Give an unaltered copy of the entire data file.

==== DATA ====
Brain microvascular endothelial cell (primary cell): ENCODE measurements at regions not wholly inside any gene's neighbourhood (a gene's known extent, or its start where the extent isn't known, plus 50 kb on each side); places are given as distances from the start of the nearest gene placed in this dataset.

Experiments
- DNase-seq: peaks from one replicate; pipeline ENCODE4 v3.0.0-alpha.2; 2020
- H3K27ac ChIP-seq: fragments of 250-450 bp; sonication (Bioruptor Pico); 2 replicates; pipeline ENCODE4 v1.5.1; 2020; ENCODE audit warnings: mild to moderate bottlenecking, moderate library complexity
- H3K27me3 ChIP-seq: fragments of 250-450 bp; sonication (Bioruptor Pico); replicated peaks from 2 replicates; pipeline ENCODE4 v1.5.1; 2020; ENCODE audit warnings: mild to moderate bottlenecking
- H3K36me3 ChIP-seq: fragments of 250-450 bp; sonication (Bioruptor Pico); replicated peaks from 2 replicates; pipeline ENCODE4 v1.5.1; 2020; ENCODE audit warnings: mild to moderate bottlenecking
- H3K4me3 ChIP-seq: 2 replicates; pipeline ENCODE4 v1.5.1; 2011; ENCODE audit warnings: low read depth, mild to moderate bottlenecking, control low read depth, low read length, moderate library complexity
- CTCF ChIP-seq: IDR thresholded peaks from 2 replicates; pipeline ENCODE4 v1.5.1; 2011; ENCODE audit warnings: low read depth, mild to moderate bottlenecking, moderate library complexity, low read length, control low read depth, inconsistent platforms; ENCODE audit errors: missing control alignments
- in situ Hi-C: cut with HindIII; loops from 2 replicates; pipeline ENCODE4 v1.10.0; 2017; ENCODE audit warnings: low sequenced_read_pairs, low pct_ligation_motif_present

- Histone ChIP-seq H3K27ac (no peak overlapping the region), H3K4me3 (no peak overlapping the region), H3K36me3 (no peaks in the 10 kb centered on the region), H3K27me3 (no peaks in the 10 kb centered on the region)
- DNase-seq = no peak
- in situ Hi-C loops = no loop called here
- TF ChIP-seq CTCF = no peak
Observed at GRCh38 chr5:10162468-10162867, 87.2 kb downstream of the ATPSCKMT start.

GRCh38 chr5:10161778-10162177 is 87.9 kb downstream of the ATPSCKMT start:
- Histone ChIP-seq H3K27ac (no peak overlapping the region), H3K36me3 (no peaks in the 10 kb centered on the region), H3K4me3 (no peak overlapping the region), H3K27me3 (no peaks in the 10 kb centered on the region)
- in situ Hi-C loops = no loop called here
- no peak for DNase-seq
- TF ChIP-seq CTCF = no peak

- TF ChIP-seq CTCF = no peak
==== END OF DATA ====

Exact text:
Brain microvascular endothelial cell (primary cell): ENCODE measurements at regions not wholly inside any gene's neighbourhood (a gene's known extent, or its start where the extent isn't known, plus 50 kb on each side); places are given as distances from the start of the nearest gene placed in this dataset.

Experiments
- DNase-seq: peaks from one replicate; pipeline ENCODE4 v3.0.0-alpha.2; 2020
- H3K27ac ChIP-seq: fragments of 250-450 bp; sonication (Bioruptor Pico); 2 replicates; pipeline ENCODE4 v1.5.1; 2020; ENCODE audit warnings: mild to moderate bottlenecking, moderate library complexity
- H3K27me3 ChIP-seq: fragments of 250-450 bp; sonication (Bioruptor Pico); replicated peaks from 2 replicates; pipeline ENCODE4 v1.5.1; 2020; ENCODE audit warnings: mild to moderate bottlenecking
- H3K36me3 ChIP-seq: fragments of 250-450 bp; sonication (Bioruptor Pico); replicated peaks from 2 replicates; pipeline ENCODE4 v1.5.1; 2020; ENCODE audit warnings: mild to moderate bottlenecking
- H3K4me3 ChIP-seq: 2 replicates; pipeline ENCODE4 v1.5.1; 2011; ENCODE audit warnings: low read depth, mild to moderate bottlenecking, control low read depth, low read length, moderate library complexity
- CTCF ChIP-seq: IDR thresholded peaks from 2 replicates; pipeline ENCODE4 v1.5.1; 2011; ENCODE audit warnings: low read depth, mild to moderate bottlenecking, moderate library complexity, low read length, control low read depth, inconsistent platforms; ENCODE audit errors: missing control alignments
- in situ Hi-C: cut with HindIII; loops from 2 replicates; pipeline ENCODE4 v1.10.0; 2017; ENCODE audit warnings: low sequenced_read_pairs, low pct_ligation_motif_present

- Histone ChIP-seq H3K27ac (no peak overlapping the region), H3K4me3 (no peak overlapping the region), H3K36me3 (no peaks in the 10 kb centered on the region), H3K27me3 (no peaks in the 10 kb centered on the region)
- DNase-seq = no peak
- in situ Hi-C loops = no loop called here
- TF ChIP-seq CTCF = no peak
Observed at GRCh38 chr5:10162468-10162867, 87.2 kb downstream of the ATPSCKMT start.

GRCh38 chr5:10161778-10162177 is 87.9 kb downstream of the ATPSCKMT start:
- Histone ChIP-seq H3K27ac (no peak overlapping the region), H3K36me3 (no peaks in the 10 kb centered on the region), H3K4me3 (no peak overlapping the region), H3K27me3 (no peaks in the 10 kb centered on the region)
- in situ Hi-C loops = no loop called here
- no peak for DNase-seq
- TF ChIP-seq CTCF = no peak

- TF ChIP-seq CTCF = no peak